Our results reveal strong transition bias in the mutational paths to antibiotic resistance and in the number of times each mutational path is used in the evolution of antibiotic resistance across 22 genes or gene promoters that confer resistance to 11 antibiotics. We also observe transition bias among adaptive mutations that do not code for amino acid changes and among adaptive mutations that are synonymous to each other, consistent with the hypothesis that transition bias is at least partly mutation based. We therefore demonstrate that transition bias influences the evolution of antibiotic resistance in a key global pathogen.

Results

Antibiotic resistance mutations in MTB

We curated a data set of 152 unique point mutations that confer resistance to at least one of 11 different antibiotics and appeared in at least one of 9,351 publicly available MTB genomes (Materials and methods). We refer to this as the Basel data set. We also analyzed an independently curated data set of 208 unique point mutations that confer resistance to at least one of eight antibiotics and appeared in at least one of 5,310 MTB genomes [40] (Materials and methods). We refer to this as the Manson data set. The Basel and Manson data sets have 64 point mutations in common and together include resistance mutations for 11 antibiotics.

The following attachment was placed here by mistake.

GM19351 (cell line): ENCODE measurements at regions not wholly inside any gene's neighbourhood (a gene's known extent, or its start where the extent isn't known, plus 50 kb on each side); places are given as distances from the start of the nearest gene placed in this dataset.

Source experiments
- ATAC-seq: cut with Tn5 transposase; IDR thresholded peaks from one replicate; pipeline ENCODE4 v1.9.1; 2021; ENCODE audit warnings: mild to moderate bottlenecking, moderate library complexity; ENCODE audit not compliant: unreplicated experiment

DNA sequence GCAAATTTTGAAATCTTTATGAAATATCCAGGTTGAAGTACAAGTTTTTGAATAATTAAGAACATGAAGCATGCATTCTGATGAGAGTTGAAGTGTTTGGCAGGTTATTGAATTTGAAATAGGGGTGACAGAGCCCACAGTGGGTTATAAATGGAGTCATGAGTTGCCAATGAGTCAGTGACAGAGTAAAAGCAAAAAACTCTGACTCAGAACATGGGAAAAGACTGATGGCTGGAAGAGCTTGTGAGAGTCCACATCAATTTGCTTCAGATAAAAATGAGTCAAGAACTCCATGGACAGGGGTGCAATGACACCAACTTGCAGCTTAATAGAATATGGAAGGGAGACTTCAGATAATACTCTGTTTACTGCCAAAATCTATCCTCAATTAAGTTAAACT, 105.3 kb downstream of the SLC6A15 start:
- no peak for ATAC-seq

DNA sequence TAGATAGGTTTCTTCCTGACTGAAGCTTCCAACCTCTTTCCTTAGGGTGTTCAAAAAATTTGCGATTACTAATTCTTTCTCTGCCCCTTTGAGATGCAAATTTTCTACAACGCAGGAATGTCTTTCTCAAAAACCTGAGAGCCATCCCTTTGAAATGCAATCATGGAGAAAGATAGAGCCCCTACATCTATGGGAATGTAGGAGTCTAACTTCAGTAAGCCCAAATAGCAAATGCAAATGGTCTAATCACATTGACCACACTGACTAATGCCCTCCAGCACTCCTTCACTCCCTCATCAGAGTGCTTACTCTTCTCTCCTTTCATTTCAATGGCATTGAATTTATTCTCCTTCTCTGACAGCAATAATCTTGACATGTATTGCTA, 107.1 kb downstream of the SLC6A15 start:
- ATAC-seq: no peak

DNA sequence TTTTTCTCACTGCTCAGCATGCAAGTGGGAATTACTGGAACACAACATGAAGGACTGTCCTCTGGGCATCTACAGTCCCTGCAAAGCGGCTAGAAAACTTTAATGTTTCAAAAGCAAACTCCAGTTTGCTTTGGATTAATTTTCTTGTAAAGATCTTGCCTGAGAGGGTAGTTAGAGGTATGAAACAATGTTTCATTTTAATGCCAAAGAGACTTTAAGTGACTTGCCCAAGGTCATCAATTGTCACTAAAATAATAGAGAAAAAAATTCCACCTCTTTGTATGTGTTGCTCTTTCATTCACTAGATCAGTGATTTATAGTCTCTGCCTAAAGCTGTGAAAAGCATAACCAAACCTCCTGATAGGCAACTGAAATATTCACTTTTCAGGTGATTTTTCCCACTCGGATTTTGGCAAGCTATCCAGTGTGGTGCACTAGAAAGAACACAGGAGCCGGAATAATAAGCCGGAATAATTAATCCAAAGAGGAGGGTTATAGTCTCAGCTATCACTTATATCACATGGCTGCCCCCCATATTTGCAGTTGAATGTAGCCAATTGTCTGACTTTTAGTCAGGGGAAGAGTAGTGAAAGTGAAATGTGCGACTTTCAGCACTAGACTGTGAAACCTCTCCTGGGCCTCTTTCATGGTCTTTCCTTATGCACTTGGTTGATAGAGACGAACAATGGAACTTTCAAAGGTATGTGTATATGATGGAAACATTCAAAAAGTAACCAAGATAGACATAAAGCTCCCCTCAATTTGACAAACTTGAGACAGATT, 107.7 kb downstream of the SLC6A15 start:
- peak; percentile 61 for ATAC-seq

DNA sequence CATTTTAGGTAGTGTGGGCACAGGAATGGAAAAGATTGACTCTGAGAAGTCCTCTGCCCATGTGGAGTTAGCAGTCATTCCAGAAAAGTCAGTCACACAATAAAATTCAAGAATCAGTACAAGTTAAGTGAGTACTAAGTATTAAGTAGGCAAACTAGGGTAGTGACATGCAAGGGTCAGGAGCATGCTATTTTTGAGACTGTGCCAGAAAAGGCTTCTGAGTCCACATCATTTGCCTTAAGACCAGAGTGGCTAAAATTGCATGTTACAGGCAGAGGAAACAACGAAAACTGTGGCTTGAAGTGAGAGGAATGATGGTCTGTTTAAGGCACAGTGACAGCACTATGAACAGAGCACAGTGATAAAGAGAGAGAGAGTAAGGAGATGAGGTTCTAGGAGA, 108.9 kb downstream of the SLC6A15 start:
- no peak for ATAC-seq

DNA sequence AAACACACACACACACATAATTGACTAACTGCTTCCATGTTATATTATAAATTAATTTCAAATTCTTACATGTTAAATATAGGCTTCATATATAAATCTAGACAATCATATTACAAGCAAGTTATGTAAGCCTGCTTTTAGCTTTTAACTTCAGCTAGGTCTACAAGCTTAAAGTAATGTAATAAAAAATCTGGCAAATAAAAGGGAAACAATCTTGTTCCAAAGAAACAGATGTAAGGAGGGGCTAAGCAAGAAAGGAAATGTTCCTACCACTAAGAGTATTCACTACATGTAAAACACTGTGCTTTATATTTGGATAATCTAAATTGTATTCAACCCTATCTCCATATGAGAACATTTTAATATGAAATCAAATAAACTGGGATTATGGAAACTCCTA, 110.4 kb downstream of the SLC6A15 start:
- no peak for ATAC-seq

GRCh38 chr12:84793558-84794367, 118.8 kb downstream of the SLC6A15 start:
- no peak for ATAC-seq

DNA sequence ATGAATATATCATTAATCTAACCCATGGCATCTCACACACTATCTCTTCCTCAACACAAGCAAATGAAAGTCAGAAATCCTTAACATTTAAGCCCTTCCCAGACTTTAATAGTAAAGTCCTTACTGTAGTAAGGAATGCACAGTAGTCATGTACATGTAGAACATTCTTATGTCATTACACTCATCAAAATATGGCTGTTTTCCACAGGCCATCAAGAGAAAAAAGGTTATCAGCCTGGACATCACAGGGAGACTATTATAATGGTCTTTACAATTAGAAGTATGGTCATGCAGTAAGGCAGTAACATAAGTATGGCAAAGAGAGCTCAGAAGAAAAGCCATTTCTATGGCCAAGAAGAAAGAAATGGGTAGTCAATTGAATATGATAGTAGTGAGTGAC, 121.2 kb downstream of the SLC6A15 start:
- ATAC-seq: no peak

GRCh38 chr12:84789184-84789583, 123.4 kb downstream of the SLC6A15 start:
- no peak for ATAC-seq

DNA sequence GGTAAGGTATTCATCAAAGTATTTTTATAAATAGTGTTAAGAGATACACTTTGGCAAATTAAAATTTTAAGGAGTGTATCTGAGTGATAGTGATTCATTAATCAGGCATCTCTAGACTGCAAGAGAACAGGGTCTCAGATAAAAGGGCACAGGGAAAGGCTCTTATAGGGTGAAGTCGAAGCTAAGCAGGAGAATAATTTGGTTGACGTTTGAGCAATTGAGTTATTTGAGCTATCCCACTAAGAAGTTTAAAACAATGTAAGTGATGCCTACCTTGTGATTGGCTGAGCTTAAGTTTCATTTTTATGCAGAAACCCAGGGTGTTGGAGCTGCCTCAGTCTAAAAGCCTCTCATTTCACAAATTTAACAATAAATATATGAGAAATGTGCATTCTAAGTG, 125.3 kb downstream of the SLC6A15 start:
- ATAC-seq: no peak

Transition bias among mutations in both data sets